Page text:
COVID-19 is remodeling our world. We don’t know when the crisis will end, but the world will never be the same by the time it does. However, one of our greatest assets in stapling the effects of the pandemic lies within the healthcare sector; nurses. Nurses go above and beyond the call of duty. They have this insatiable habit of caring for others on the promise of “leaving no man behind.” But unfortunately, things aren’t settling down, and more severe challenges keep on approaching.
While nurses play a critical role in such a pandemic, most of them encounter high-risk situations, including posttraumatic stress. In addition to dealing with these health hazards, nurses all over the globe are facing numerous challenges. Yet, regardless of the situation, it is without a doubt that these professionals have done what they always do, strep right in and make it work. This is what it means to be a hero.
Since the healthcare field is in a constant state of flux, factors like systematic racism, shortage of supplies, and economy have an enormous impact on the nursing profession. And with the most demoralizing public health emergency in a century, nursing practitioners face an array of challenges. Let’s discuss them in detail.
1. Shortage of nurses
Currently, there are 3.9 nurses in the United States of America. According to an estimate, there is a shortage of one million additional nursing professionals to stand in the face of the pandemic in 2021 alone. So if you’re waiting for an opportunity to aim for higher education, now might be the best time because hospitals need you. Thanks to virtual learning opportunities, you now have a plethora of degree programs to choose from. That said, if you’re a registered nurse looking for a leg up on your career, a master of science in nursing online will help you in becoming eligible for administrative positions. What’s even better, you can serve society with your impeccable skills and help save lives.
Even before the pandemic began, several states were already facing a decent decline in the number of nurses available. Therefore, higher mortality and morbidity rates. In hospitals with high-patient-to-nurse ratios, nursing practitioners experience dissatisfaction, burnout; hence, the failure-to-rescue rates increase. The situation is even worse now that there’s a pandemic.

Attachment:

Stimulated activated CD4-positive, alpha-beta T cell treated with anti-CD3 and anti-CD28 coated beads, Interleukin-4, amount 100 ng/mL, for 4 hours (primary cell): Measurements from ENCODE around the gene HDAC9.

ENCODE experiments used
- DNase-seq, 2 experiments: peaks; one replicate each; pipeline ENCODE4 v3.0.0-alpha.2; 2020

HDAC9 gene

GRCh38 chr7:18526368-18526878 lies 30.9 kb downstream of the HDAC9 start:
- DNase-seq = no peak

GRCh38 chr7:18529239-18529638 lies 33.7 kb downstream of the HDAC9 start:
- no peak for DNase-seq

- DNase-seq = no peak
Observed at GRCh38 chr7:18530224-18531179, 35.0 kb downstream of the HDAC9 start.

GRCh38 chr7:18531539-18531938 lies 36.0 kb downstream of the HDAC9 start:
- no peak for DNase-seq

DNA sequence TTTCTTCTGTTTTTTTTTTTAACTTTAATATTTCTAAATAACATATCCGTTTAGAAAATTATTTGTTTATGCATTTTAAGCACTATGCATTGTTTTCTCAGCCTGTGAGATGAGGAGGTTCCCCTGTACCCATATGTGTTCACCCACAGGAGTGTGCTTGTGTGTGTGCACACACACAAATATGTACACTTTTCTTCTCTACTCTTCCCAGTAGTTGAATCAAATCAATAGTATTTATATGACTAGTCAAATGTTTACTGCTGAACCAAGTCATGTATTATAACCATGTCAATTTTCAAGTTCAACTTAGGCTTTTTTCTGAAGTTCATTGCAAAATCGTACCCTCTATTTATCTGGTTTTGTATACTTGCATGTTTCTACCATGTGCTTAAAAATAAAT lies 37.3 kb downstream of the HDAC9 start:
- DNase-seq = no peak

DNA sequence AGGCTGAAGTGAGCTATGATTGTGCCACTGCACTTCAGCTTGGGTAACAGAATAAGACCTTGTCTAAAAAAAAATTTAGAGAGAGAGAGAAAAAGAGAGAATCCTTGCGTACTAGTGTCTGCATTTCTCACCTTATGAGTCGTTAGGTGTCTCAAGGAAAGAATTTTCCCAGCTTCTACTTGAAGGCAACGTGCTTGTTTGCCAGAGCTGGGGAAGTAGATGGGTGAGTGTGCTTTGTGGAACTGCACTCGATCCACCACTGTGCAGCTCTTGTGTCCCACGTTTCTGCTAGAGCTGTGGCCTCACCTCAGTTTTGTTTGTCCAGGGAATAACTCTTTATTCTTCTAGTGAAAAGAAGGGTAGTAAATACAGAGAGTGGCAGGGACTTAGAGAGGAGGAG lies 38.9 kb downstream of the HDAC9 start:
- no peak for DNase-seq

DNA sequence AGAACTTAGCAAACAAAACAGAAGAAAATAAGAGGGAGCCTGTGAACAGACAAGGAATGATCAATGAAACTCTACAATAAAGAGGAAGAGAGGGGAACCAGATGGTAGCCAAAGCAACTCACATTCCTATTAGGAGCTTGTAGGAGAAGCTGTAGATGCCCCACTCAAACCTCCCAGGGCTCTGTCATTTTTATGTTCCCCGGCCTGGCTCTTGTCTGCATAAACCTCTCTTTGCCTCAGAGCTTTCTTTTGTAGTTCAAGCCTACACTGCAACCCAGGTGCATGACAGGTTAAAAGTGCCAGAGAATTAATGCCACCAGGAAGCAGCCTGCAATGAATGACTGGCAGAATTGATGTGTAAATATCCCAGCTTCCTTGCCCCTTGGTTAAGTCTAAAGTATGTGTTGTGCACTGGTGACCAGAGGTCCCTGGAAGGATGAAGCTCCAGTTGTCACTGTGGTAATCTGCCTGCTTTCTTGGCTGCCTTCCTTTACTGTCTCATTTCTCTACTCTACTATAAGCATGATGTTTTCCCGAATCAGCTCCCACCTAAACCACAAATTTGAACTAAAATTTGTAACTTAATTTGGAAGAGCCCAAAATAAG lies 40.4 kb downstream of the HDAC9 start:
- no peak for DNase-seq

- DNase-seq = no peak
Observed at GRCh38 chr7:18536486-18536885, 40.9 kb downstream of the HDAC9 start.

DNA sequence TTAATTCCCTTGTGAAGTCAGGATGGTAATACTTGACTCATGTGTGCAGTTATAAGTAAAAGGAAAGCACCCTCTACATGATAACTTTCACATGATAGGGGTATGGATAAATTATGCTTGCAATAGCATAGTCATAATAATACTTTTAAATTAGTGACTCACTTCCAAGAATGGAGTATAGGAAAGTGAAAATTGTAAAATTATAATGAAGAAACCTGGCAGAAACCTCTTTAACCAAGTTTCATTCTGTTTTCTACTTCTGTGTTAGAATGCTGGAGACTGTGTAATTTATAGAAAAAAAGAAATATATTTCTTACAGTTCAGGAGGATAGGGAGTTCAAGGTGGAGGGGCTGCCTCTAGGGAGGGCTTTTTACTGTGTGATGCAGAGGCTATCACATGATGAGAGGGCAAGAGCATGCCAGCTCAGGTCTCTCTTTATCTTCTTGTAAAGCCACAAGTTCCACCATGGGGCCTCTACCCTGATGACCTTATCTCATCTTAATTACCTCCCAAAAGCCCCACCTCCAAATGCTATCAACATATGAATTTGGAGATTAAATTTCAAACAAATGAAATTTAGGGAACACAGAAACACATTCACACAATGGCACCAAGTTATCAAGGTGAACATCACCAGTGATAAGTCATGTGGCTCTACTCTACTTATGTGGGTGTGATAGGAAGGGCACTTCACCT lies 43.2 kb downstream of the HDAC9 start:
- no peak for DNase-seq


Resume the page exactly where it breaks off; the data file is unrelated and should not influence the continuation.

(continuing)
2. Uncertainty and Emergencies
As thousands of plague-ridden patients are flooding the hospitals worldwide, there will be a significant demand for nurses, particularly for intensive care units and emergency rooms. Yet, even as the hospitals rush to fill in hundreds of “emergency” nursing job positions, nurses standing on the borders are now increasingly well-worn. In addition, nursing practitioners in care units are caring for massive numbers of patients at a time. Each of these conditions makes it harder to maintain the same level of integrity and care.
Global shortages of respirators, gowns, and face shields, caused by surging supply chain disruptions have made it hazardous for nurses to operate around patients, particularly the elderly. Since we’re on the topic of comprehensive care across all ages and gender, nursing practitioners can master the art of continual care by studying for it without having to compromise between work and life. An online MSN FNP program will help you practice family medicine and provide professional care to people of all ages.
3. PPE Shortages and Face Masks
As the cases of COVID-19 are increasing in the United States, numerous facilities and states reported they were experiencing shortages of PPE and critical surgical masks. That serves as a significant challenge for nurses because they are the first to encounter patients before doctors.
Nurses and other healthcare workers need this protective gear to protect their patients and themselves from coronavirus. Unfortunately, the rising demand for PPE has disrupted the global source of PPE. The World Health Organization implemented a 40% global increase in PPE manufacturing to close the gaps. Without secure stock, the risk to healthcare workers surrounding the world is real. That said, governments and industries must act quickly to improve supply, put measures in place to prevent hoarding and speculation, and ease care.
4. Decreased jobs and hours
On the other side of the spectrum are nurses working in multiple subdivisions that have not been considered acute units. An expanding number of these nurses lose their jobs or take a break from work due to burnout. In addition, as more non-urgent or elective medical procedures are delaying in response to the coronavirus outbreak, numerous hospitals have experienced a colossal lack of income.
When looking to minimize costs, more nursing practitioners have to stay home without pay by the healthcare organizations that employ them. Therefore, nurses have been furloughed, experienced cuts to their hours, or even been laid off. Yet, even as COVID-19 nurses face these challenges daily, their critical role in the battle against COVID-19 cannot be overstretched.
If the coronavirus epidemic made anything clear, it is the point that nurses will forever remain the backbone of the global healthcare system. Nurses are on the front line against all kinds of challenges that the coronavirus pandemic is putting forward. We can only hope for things to get better; until then, thank you, nurses, for putting yourself in the way of danger to safeguard others, to save the public.
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